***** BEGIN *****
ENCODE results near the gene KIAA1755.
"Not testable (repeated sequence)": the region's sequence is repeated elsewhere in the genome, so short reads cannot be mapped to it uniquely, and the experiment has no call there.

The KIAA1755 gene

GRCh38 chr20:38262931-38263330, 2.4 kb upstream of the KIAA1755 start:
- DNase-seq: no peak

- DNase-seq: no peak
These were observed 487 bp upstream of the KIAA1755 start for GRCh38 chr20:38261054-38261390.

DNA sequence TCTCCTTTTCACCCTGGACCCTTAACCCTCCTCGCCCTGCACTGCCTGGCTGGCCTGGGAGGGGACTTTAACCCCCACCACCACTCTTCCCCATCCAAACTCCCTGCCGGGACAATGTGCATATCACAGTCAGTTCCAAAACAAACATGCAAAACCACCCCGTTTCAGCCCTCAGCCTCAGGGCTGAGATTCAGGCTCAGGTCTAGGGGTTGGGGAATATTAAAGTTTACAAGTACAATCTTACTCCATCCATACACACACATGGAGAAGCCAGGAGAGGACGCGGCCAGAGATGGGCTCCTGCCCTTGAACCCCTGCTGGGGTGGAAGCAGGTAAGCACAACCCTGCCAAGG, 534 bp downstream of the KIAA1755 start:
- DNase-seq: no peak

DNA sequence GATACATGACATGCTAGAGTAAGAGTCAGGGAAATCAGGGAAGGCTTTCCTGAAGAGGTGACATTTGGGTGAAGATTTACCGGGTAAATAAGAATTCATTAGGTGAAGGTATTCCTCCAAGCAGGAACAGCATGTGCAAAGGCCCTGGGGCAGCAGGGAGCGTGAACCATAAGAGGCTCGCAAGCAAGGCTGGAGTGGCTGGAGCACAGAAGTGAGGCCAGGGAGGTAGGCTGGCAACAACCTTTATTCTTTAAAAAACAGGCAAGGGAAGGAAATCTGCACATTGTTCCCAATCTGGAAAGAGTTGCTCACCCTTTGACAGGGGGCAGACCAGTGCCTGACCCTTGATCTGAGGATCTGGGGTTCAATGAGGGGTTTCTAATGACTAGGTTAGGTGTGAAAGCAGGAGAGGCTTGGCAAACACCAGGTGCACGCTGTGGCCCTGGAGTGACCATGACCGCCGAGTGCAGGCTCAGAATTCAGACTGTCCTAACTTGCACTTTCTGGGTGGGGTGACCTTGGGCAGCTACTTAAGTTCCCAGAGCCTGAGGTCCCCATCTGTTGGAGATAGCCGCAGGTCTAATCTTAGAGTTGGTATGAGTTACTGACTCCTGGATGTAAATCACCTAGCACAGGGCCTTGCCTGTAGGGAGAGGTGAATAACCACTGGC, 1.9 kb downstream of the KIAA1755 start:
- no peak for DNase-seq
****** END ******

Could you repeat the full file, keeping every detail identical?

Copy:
ENCODE results near the gene KIAA1755.
"Not testable (repeated sequence)": the region's sequence is repeated elsewhere in the genome, so short reads cannot be mapped to it uniquely, and the experiment has no call there.

The KIAA1755 gene

GRCh38 chr20:38262931-38263330, 2.4 kb upstream of the KIAA1755 start:
- DNase-seq: no peak

- DNase-seq: no peak
These were observed 487 bp upstream of the KIAA1755 start for GRCh38 chr20:38261054-38261390.

DNA sequence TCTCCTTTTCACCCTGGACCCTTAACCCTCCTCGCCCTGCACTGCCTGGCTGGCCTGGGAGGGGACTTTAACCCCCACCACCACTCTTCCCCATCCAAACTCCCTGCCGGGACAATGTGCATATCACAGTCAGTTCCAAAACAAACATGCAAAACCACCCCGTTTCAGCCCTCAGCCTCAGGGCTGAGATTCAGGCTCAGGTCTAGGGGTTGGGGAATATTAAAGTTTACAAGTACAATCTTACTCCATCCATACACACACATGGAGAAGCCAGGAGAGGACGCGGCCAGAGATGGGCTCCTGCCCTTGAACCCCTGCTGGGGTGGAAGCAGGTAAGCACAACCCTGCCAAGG, 534 bp downstream of the KIAA1755 start:
- DNase-seq: no peak

DNA sequence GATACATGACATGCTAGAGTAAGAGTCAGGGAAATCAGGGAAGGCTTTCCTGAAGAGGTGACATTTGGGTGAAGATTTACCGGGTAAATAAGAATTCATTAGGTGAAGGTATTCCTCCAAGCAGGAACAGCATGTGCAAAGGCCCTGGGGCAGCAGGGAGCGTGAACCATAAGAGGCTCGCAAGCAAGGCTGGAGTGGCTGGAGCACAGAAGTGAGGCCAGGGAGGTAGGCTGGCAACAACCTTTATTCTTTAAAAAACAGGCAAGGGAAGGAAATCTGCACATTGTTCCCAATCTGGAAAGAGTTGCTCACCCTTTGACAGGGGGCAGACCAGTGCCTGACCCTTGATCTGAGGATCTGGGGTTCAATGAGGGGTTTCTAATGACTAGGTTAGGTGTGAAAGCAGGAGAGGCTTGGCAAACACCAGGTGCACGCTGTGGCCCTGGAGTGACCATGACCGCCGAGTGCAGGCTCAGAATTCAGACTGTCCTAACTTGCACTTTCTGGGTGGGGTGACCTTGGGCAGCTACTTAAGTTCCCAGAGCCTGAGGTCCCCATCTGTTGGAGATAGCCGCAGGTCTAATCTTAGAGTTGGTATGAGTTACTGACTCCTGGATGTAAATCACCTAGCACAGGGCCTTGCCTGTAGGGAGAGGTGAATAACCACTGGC, 1.9 kb downstream of the KIAA1755 start:
- no peak for DNase-seq